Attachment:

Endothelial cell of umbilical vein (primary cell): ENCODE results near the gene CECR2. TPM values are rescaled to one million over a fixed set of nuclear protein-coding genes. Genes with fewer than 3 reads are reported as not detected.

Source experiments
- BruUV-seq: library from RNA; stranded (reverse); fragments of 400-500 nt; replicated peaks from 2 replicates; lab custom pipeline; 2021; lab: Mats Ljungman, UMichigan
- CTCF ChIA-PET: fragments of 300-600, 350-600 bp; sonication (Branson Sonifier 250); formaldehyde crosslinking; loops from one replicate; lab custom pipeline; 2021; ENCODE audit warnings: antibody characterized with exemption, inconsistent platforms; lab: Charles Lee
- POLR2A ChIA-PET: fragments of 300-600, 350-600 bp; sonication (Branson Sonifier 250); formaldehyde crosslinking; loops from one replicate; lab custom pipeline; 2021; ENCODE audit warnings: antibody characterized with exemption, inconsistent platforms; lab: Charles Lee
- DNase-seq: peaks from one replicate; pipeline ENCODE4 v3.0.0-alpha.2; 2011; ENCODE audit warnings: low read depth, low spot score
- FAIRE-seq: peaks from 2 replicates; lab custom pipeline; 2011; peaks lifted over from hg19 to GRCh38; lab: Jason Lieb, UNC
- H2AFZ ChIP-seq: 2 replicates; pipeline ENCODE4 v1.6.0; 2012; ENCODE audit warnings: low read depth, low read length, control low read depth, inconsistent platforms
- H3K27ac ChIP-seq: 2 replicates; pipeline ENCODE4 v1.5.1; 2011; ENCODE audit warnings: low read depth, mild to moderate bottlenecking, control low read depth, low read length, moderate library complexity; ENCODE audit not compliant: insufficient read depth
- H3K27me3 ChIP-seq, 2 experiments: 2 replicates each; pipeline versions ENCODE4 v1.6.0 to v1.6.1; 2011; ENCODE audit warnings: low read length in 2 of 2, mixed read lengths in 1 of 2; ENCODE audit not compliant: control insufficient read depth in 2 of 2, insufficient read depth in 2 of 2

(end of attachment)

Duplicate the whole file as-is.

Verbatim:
Endothelial cell of umbilical vein (primary cell): ENCODE results near the gene CECR2. TPM values are rescaled to one million over a fixed set of nuclear protein-coding genes. Genes with fewer than 3 reads are reported as not detected.

Source experiments
- BruUV-seq: library from RNA; stranded (reverse); fragments of 400-500 nt; replicated peaks from 2 replicates; lab custom pipeline; 2021; lab: Mats Ljungman, UMichigan
- CTCF ChIA-PET: fragments of 300-600, 350-600 bp; sonication (Branson Sonifier 250); formaldehyde crosslinking; loops from one replicate; lab custom pipeline; 2021; ENCODE audit warnings: antibody characterized with exemption, inconsistent platforms; lab: Charles Lee
- POLR2A ChIA-PET: fragments of 300-600, 350-600 bp; sonication (Branson Sonifier 250); formaldehyde crosslinking; loops from one replicate; lab custom pipeline; 2021; ENCODE audit warnings: antibody characterized with exemption, inconsistent platforms; lab: Charles Lee
- DNase-seq: peaks from one replicate; pipeline ENCODE4 v3.0.0-alpha.2; 2011; ENCODE audit warnings: low read depth, low spot score
- FAIRE-seq: peaks from 2 replicates; lab custom pipeline; 2011; peaks lifted over from hg19 to GRCh38; lab: Jason Lieb, UNC
- H2AFZ ChIP-seq: 2 replicates; pipeline ENCODE4 v1.6.0; 2012; ENCODE audit warnings: low read depth, low read length, control low read depth, inconsistent platforms
- H3K27ac ChIP-seq: 2 replicates; pipeline ENCODE4 v1.5.1; 2011; ENCODE audit warnings: low read depth, mild to moderate bottlenecking, control low read depth, low read length, moderate library complexity; ENCODE audit not compliant: insufficient read depth
- H3K27me3 ChIP-seq, 2 experiments: 2 replicates each; pipeline versions ENCODE4 v1.6.0 to v1.6.1; 2011; ENCODE audit warnings: low read length in 2 of 2, mixed read lengths in 1 of 2; ENCODE audit not compliant: control insufficient read depth in 2 of 2, insufficient read depth in 2 of 2